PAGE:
Violence against women is recognised as a fundamental infringement of human rights and domestic abuse has a devastating impact on sufferers and their children. Many victims of domestic abuse believe that there is no clear pathway for them. Support such as counselling sessions tend to come at an extra cost. The government should do more to support victims of domestic abuse through properly funding women’s services, and through providing proper financial and other support through legal process to ensure victims are able to get the justice and support they need.

In order to curtail public spending, the government has made cuts to legal aid in its latest reform plan. These cuts have been proven to be problematic for the most vulnerable clients. Firstly, the criteria for legal aid is set too high and prevents a lot of vulnerable people from acquiring adequate legal assistance. Also, reduced legal aid funding leaves many women to fend for, and represent themselves – often leading to them being cross-examined by their abuser. This can be very intimidating and traumatising. Furthermore domestic abuse is already an under-reported problem in society. If women feel that they may not be able to get the necessary support they need, this may prevent women speaking out against their abusers in the future.

In addition, victims of domestic abuse are now unlikely to get the legal help they require unless they are able to provide ‘proof’. Many women are unable to provide medical or other proof to support their case. Research shows that an estimated 40% of women affected by violence do not have the required evidence in order to apply for legal aid. The required evidence amounts to a doctor’s note of evidence of injuries, or similar. This is highly problematic as women often do not report their injuries at the time as resulting from an abusive partner, they often give other explanations as they’re afraid of the consequences of letting authorities know about their situation. This excludes many victims from acquiring legal assistance and seeking justice. It is already extremely difficult for victims to bring their case to court, and this makes a lot harder.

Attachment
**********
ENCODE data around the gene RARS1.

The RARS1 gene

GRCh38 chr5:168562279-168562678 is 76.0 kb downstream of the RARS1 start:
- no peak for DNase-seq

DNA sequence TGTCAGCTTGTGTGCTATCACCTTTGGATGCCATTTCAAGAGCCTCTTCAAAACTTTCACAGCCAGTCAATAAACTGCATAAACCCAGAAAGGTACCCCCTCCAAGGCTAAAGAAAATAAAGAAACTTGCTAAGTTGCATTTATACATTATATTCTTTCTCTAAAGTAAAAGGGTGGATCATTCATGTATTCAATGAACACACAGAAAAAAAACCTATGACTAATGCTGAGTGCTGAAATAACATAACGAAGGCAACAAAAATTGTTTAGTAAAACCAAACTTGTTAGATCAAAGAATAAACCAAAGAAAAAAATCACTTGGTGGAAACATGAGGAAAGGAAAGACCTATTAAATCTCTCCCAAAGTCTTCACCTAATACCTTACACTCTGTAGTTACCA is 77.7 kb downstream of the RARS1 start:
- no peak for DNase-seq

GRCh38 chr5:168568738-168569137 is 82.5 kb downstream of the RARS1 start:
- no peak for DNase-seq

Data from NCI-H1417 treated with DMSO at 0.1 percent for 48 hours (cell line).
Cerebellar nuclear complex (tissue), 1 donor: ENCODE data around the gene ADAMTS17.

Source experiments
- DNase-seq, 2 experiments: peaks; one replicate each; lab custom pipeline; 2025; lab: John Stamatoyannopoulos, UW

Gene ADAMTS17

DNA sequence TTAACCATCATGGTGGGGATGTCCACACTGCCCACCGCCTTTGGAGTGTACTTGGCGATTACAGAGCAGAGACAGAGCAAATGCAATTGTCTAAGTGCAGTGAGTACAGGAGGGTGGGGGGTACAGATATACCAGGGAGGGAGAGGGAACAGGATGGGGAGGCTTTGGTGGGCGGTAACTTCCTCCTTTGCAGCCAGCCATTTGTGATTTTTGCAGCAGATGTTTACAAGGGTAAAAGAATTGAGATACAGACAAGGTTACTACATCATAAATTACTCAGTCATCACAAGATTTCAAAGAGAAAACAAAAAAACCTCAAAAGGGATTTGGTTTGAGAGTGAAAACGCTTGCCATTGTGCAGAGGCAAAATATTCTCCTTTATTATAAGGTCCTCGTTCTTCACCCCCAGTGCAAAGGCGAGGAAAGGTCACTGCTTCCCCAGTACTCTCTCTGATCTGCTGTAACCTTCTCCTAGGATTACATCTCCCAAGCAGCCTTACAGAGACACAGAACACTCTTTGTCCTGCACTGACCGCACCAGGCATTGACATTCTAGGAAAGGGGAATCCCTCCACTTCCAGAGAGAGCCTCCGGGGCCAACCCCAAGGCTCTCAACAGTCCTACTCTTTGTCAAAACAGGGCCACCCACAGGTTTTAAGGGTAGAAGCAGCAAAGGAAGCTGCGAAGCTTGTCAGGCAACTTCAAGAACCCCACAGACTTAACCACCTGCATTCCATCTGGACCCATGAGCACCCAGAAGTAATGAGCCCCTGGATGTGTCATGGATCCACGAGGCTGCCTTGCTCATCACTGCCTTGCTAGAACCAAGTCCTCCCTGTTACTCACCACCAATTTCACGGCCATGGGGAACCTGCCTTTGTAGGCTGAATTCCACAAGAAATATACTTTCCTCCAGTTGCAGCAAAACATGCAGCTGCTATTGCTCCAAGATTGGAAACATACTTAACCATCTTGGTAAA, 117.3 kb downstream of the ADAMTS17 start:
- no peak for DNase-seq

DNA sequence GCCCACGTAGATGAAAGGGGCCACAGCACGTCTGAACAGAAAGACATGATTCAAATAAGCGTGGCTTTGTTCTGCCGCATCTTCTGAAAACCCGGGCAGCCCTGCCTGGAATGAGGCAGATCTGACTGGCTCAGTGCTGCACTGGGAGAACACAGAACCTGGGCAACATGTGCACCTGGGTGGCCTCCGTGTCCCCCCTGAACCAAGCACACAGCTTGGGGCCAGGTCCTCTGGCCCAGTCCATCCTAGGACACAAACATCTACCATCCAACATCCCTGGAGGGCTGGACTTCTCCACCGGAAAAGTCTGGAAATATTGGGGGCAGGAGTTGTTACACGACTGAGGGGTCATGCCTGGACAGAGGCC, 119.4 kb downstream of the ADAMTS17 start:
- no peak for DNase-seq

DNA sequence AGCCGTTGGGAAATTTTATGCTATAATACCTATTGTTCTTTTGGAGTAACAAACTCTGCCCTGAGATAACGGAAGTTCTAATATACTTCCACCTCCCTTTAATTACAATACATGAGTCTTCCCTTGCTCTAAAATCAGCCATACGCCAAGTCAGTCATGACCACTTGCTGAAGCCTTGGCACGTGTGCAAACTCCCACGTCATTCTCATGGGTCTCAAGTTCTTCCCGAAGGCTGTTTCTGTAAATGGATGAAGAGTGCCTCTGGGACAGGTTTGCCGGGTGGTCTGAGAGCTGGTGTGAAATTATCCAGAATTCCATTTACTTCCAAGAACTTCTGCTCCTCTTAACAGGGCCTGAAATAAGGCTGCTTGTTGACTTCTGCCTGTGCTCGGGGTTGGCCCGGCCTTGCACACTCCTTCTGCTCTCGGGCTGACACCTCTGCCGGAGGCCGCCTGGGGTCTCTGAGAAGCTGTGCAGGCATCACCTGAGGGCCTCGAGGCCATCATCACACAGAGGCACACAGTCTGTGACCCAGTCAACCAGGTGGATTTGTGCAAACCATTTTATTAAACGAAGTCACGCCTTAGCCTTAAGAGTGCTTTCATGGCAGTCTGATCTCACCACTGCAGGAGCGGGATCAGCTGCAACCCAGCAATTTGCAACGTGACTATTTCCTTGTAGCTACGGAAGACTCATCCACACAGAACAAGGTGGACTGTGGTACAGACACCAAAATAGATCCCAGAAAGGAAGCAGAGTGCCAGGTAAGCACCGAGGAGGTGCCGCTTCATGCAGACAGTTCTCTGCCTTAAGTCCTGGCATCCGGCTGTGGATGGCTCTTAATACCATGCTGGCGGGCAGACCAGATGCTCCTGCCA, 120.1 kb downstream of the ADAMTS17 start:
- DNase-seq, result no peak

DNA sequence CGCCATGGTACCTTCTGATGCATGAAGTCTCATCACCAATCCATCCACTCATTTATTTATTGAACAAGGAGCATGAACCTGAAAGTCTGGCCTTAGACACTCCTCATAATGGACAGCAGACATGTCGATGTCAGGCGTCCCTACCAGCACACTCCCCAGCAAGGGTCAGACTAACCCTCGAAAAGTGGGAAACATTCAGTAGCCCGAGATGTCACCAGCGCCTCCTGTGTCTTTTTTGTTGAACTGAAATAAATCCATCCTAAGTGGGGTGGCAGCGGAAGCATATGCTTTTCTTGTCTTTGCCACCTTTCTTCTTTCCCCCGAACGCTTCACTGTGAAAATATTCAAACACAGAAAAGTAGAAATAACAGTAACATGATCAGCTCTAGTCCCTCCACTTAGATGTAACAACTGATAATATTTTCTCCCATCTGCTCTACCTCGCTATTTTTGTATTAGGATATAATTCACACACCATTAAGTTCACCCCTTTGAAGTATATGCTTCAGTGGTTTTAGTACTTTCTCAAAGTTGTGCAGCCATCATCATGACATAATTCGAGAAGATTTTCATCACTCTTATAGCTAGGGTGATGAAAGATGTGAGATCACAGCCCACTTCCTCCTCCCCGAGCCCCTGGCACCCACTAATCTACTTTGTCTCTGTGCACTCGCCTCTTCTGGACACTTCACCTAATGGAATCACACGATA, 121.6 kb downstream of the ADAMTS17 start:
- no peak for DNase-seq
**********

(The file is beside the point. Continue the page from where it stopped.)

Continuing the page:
The government must properly fund women’s services

Women services and charities provide great efforts in supporting victims of violence. Many women rely on these services for their specialist trust and support. With cuts to women services, fewer are able to seek the help they need because women services are left with a limited capacity to help victims with huge waiting lists. Women’s services not only support these women in a safe environment, they also do work on campaigning for victims of sexual violence, create awareness and tackle the stigma surrounding survivors of sexual violence and rape. Their work is vital. Funding cuts to this sector mean that often organisations have to turn women that need help away.

Did you know?

Domestic abuse cases in the UK have increased year by year and are at a 43% increase since 2007/08.

If you’d like to contact Alexandra about personal training and fitness, please email superfitpt@googlemail.com